Inflammatory Bowel Disease and Cancer Risk
Cancer risk can be impacted by a number of things, including family history, lifestyle choices and pre-existing health conditions like inflammatory bowel disease (IBD).
IBD encompasses two disorders: ulcerative colitis, which affects the large intestine, and Crohn’s Disease, which can affect various areas of the digestive tract. Both disorders result in repetitive cycles of pain, nausea or diarrhea and constipation.
However, IBD should not be confused with irritable bowel syndrome (IBS). “Irritable bowel syndrome is characterized by diarrhea, pain and constipation,” says Joanna Groden, PhD, professor at the OSUCCC – James. “Inflammatory bowel disease can have some of the same symptoms, but we differentiate them diagnostically using biopsies of the intestine.”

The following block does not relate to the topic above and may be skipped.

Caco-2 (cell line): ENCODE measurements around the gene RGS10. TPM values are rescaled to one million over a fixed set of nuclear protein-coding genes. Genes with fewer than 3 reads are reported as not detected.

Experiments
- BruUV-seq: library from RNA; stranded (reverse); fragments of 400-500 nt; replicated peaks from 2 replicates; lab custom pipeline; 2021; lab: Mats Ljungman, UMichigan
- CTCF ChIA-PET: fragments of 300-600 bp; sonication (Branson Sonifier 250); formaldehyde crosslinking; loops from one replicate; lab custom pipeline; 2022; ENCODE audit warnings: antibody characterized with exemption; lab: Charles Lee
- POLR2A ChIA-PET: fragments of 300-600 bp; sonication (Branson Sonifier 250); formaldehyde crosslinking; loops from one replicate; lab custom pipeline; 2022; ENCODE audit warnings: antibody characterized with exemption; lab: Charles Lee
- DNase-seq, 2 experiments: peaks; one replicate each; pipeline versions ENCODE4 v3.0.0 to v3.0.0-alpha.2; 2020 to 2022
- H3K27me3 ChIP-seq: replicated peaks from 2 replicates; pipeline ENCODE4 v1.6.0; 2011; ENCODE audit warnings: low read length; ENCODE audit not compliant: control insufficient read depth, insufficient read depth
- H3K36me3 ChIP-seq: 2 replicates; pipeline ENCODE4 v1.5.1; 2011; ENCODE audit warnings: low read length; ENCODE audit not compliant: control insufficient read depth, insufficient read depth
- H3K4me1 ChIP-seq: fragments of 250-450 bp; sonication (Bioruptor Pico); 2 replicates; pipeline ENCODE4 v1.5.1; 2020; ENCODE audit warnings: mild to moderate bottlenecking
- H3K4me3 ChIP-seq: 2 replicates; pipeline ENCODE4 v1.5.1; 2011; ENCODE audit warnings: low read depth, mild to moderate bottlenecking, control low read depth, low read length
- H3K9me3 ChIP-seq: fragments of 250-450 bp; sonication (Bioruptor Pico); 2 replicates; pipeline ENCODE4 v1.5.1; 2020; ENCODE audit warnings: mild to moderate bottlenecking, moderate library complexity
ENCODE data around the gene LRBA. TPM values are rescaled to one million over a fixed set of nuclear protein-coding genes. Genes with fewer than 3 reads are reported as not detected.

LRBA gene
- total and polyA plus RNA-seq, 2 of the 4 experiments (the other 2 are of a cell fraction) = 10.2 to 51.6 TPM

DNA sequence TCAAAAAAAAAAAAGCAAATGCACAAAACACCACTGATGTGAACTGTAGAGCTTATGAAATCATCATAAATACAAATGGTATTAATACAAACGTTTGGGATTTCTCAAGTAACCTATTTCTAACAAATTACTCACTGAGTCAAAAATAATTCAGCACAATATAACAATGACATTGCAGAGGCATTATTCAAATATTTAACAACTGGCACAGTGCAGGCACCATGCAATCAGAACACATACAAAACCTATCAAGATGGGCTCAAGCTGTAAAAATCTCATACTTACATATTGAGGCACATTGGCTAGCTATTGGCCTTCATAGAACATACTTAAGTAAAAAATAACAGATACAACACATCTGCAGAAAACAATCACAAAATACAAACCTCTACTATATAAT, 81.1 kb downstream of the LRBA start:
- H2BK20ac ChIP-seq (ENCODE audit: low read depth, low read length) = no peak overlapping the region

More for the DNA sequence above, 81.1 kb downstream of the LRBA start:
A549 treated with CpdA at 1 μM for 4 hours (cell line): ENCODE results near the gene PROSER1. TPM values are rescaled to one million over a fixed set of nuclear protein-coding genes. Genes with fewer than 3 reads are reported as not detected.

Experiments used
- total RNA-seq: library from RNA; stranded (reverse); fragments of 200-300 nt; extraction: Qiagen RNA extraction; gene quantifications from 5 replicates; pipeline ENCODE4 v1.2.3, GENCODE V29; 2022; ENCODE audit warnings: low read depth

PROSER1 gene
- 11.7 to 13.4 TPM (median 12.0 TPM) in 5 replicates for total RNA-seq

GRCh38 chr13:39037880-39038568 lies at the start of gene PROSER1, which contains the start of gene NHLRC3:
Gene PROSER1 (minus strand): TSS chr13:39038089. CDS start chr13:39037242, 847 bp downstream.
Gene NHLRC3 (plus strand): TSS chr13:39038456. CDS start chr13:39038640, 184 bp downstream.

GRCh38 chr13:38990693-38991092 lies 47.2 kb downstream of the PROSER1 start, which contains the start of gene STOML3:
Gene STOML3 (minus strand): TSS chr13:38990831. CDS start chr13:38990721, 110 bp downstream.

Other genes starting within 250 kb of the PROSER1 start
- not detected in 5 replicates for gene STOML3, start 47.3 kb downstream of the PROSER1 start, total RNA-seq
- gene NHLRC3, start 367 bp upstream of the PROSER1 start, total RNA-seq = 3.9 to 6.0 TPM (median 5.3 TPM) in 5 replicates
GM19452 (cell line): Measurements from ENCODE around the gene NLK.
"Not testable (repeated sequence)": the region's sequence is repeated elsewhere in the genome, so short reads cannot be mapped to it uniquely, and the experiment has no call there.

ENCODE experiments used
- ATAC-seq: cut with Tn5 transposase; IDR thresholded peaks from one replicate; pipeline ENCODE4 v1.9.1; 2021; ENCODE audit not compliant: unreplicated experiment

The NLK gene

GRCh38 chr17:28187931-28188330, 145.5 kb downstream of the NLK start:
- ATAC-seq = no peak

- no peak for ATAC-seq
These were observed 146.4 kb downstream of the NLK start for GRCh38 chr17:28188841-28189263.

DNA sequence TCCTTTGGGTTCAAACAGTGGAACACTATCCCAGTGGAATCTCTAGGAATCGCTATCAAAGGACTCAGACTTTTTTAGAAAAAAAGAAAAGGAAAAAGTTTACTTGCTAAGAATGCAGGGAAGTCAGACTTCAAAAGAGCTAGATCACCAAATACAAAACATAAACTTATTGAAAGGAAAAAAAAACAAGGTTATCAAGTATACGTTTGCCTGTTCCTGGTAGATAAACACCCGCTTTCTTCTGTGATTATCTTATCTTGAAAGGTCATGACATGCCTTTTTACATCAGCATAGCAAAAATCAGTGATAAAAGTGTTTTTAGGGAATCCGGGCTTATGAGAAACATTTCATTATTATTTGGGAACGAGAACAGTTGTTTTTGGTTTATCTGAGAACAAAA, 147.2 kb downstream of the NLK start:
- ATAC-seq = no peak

IBS is also treated differently from IBD. But most importantly, IBD is characterized by an increased risk of colorectal cancer over time, while IBS has not been linked to an increased risk of cancer.
But why? Researchers believe that the increased risk of colorectal cancer is most likely due to white blood cells that come into the local environment of the intestine. “There, they act to cause an inflammation or an ulceration or soreness in the intestinal lining,” Groden explains. “The repair of the intestinal lining then occurs with changes in the DNA in cells of the lining. Those changes, called mutations, make that area of the bowel more likely to form a tumor or become cancerous with time.
“Fortunately, not all those with IBD will get cancer,” says Groden.
Researchers like Groden at the OSUCCC – James are studying ways to reduce cancer risk in individuals with IBD prevent. “We hope that we’ll be able to translate what we do in the laboratory into specific drugs that then would be applicable first in clinical trials and ultimately in people who are affected by inflammatory bowel disease,” she says.